Many of you have seen me in my many community incarnations throughout the years. I’ve been a lector, a director, a Committee Chair, a trustee, a Cubmaster, an Assistant Scoutmaster, a Board Member, a coach, a mentor, a community representative, and who knows what else in the various community organizations I have been so blessed to have been allowed to participate in. My favorite role, however, was simply that of “member.” In serving at that capacity – and much to the chagrin of group organizers everywhere (are you reading this Renee?) – I often delighted in playing the role of gadfly. It was so much fun. I got to be a free thinker, pulling together lessons learned from all the activities I’ve been a part of to come up with challenging and, hopefully, insightful suggestions. The best part about it: I never demanded people do what I suggested. It was a costless exchange of ideas. (Some might call it “brainstorming.”)
But those tales are for a future commentary. This week explores another favorite topic of our readers (whether they know it or not) – The Andy Griffith Show. OK, so it’s not really the show itself, but the community ideal it has come to represent. This civic archetype is ingrained in our culture. People needn’t have ever watched the goings on in the fictitious Mayberry to understand it. It’s classic Americana.
What is this “Ideal Community” of which the title refers? To allude to a more recent television series (but one still long ago ended), it’s a place “where everybody knows your name” (bonus points for those you go to the Mendon-Honeoye Falls-Lima Sentinel FaceBook page under the post “Carosa Commentary Trivia Question” and enter the name of this famous series, the name of your favorite character, and why that character is your favorite).
Although we’re a half century displaced from Mayberry (which itself was probably close to a half century displaced from the time it aired in), we certainly have the classic physical components of small town America. Just drive through any of the villages in our coverage area and you’ll discover what I mean. Heck, this time of year, if you add a little lake effect snow, you’d be hard pressed not to image at least a hint of Bedford Falls when driving those motorways.
While the architectural streetscape unquestionably evokes “community,” it’s merely a superficial element. After all, those buildings, though they look nice, don’t help you remember anyone’s name.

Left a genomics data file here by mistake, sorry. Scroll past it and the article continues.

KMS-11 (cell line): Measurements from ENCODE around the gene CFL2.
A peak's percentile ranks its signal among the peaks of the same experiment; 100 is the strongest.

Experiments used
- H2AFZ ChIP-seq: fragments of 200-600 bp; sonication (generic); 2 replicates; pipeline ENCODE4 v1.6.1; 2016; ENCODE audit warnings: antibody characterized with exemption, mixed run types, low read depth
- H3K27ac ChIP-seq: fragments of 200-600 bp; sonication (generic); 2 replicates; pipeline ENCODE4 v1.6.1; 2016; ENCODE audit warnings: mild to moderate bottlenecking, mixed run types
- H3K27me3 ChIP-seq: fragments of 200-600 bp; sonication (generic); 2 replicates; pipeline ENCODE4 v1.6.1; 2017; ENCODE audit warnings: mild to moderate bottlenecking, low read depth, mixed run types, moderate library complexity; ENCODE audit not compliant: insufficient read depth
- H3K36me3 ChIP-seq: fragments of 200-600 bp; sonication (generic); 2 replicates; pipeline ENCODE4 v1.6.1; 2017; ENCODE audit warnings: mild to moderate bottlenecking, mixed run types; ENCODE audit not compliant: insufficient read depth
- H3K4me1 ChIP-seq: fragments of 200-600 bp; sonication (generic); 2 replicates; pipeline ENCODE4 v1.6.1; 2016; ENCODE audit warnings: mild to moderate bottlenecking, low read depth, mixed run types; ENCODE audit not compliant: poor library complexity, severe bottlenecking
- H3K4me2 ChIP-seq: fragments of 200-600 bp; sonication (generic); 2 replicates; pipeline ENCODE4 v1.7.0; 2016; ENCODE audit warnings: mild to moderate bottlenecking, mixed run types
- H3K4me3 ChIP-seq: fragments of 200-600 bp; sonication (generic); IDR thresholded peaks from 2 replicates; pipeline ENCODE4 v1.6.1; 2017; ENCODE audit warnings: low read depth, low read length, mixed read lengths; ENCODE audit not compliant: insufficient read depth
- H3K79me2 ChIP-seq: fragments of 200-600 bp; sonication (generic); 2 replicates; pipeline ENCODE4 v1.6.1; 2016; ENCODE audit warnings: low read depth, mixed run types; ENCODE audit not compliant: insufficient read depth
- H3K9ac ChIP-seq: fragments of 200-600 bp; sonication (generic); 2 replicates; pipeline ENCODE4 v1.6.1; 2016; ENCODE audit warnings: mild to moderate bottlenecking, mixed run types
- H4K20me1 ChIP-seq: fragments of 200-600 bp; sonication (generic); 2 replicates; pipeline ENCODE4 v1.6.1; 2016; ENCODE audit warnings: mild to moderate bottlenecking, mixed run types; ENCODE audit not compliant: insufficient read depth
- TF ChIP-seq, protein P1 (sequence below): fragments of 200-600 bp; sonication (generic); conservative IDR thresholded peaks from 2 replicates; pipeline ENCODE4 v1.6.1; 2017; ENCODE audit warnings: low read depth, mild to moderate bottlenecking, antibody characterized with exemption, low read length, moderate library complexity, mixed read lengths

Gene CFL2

That, my dear reader, is the operational definition of “community ideal.” We all dream of being a part of something. For many (particularly the young), one form of this dream is to be a part of something big (think George Bailey’s desire to lasso the moon). For many more, however, (particularly, those who have come to an understanding that there’s more to life than lassoing the moon), the dream means being part of something small (think George Bailey after Clarence works his magic).
It’s a place where everybody knows your name. It’s a place where everybody has your back. It’s a place where everybody smiles, where everybody is glad to see you, where everybody likes you for who you are. At the very least, we call this place “family.” At the very best, we call this place “community.”
So, what does it take to create this idyllic place?
It all comes down to one word: Join. Our constellation of communities offers plenty of opportunities to be a part of a cozy group of people who share your interests. Whether you’re interested in service (Rotary, Kiwanas, Lions), spirit (churches), the past (historical societies), business (chambers), helping others (emergency services), or almost anything else, there’s a group you can join to realize the fruits of that interest.
And once you join one group, you’ll find it easier to join another, and another, and another. You’ll find that joining takes a lot less time than what you might this.
And it’s fun.
And, in the end, you’ll know everybody’s name and everybody will know your name.
Admit it, you’re smiling just thinking about it!